September 11, 2007
Daniel Radcliffe on Potter and Bad Puns
LOS ANGELES -- Daniel Radcliffe plays an orphan once again in the new movie "December Boys" - but this time, the "Harry Potter" star doesn't have any magical powers to help get him navigate his adolescent angst.
In the coming-of-age drama, set in 1960s Australia, Radcliffe plays the oldest of four boys at an orphanage who get to spend their Christmas holiday at the beach. The younger ones compete to be adopted by the families they meet, while Radcliffe's character falls hard for a pretty (and very assertive) local girl, with whom he shares cigarettes and his first sexual encounter.
It's the latest opportunity for the actor, who just turned 18, to show he's capable of much more than the iconic role of Harry Potter, which has inspired teen girls to sob, flail and faint in his presence. (The fifth installment in the franchise, "Harry Potter and the Order of the Phoenix," has grossed more than $288 million domestically this summer and it's still hanging in there at the box office.)
Last year, he did a hilariously deadpan send-up of his wholesome boy-wizard image on the Ricky Gervais comedy "Extras." And earlier this year, he famously appeared naked on the London stage - and earned rave reviews - as a disturbed stable boy in "Equus," which he plans to reprise on Broadway next fall.
The blue-eyed, quick-talking Radcliffe spoke with The Associated Press about all these parts, as well as regular-guy problems like doing laundry.
Radcliffe: (Sitting down on the couch, tugging at his stiff, dark jeans): These are the only pants I have left because I haven't been able to wash stuff so frequently 'cause we've been going from hotel to hotel, and prices on washing underwear, it's like extortion - it's, like, four dollars a pair of underwear.
AP: Really? You could buy some new ones for less.
Radcliffe: You probably could, actually, but then they weigh the case down. And so I'm wearing the only pants I have left as I do this interview.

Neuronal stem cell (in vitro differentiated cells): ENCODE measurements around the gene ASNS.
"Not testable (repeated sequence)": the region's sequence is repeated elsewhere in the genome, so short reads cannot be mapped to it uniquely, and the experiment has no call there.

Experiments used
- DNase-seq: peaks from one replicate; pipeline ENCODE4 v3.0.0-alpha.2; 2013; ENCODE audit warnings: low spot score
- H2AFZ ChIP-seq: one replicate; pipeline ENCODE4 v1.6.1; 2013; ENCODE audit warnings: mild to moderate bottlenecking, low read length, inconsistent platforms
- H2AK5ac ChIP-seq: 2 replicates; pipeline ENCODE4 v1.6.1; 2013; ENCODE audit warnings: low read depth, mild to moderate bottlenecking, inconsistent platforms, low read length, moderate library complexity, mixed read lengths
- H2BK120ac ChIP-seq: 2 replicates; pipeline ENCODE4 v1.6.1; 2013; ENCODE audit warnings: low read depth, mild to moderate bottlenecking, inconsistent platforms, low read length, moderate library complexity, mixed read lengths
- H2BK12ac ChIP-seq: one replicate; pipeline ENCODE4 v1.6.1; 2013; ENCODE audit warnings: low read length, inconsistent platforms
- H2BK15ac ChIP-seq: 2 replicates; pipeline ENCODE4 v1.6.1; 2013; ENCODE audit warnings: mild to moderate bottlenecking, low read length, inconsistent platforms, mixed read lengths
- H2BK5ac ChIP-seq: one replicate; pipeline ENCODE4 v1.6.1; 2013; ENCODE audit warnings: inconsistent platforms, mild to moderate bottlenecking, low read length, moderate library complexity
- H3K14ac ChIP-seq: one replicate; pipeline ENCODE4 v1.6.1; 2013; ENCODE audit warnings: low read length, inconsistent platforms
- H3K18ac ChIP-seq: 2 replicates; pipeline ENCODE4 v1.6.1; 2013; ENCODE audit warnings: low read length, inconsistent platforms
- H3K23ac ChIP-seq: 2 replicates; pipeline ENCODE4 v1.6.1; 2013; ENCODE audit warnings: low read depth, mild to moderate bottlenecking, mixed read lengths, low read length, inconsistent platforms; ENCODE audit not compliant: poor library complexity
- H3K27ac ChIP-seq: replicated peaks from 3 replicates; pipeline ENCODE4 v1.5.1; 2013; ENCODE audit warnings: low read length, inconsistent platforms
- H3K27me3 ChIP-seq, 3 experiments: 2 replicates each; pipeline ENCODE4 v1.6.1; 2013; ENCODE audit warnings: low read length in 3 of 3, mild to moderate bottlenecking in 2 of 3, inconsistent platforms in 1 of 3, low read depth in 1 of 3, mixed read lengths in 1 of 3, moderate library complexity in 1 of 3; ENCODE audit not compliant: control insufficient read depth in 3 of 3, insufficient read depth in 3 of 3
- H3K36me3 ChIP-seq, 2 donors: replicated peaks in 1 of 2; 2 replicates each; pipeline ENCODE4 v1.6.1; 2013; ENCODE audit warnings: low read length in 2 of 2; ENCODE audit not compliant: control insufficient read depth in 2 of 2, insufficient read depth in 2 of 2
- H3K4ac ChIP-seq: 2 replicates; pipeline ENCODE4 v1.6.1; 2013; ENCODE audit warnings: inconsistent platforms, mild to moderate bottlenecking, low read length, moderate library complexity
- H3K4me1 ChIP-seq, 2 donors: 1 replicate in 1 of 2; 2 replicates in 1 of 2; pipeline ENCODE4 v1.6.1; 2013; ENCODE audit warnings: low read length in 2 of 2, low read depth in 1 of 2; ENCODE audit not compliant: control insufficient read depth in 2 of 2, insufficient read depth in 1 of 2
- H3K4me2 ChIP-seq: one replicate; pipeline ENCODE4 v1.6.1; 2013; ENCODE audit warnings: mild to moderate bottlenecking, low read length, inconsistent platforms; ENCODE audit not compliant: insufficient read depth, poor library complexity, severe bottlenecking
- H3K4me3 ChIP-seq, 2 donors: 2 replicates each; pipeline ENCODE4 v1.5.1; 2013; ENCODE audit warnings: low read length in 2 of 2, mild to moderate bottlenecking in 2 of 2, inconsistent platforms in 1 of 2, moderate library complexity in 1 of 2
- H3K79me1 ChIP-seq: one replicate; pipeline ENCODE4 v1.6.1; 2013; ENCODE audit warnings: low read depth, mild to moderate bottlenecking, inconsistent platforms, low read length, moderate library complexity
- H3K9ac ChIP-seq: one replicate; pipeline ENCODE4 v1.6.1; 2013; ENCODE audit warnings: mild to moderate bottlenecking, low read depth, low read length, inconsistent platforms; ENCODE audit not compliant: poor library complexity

AP: So you do your own laundry then?
Radcliffe: Yes - well, I put it in the basket and it just suddenly comes back clean. My chores mainly revolve around keeping my room at an acceptable level of cleanliness and tidiness and just general standards of hygiene.
AP: You can see floor.
Radcliffe: Chunks of floor - it's sort of a patchwork floor that I have amid posters and magazines.
AP: So what's all this about you doing "Equus" on Broadway?
Radcliffe: Yeah, absolutely, hopefully. It's not absolutely certain yet, as nothing ever is, but yeah, that's definitely the plan. ... I'll be starting Harry Potter 6 and then that will go to the year 2040, and then after a few months - there's probably going to be a few months' gap in between that - and then "Equus" on Broadway. It should start late next year.
AP: A lot of scrutiny already for you in this role in London - New York audiences are very discerning, as well. What's that going to be like?
Radcliffe: I'm going to be pretty nervous about it, of course, but it should be fun. And (co-star) Richard Griffiths has done Broadway before. He was the king of Broadway for a while when he won the Tony for "The History Boys," so I couldn't be with better people.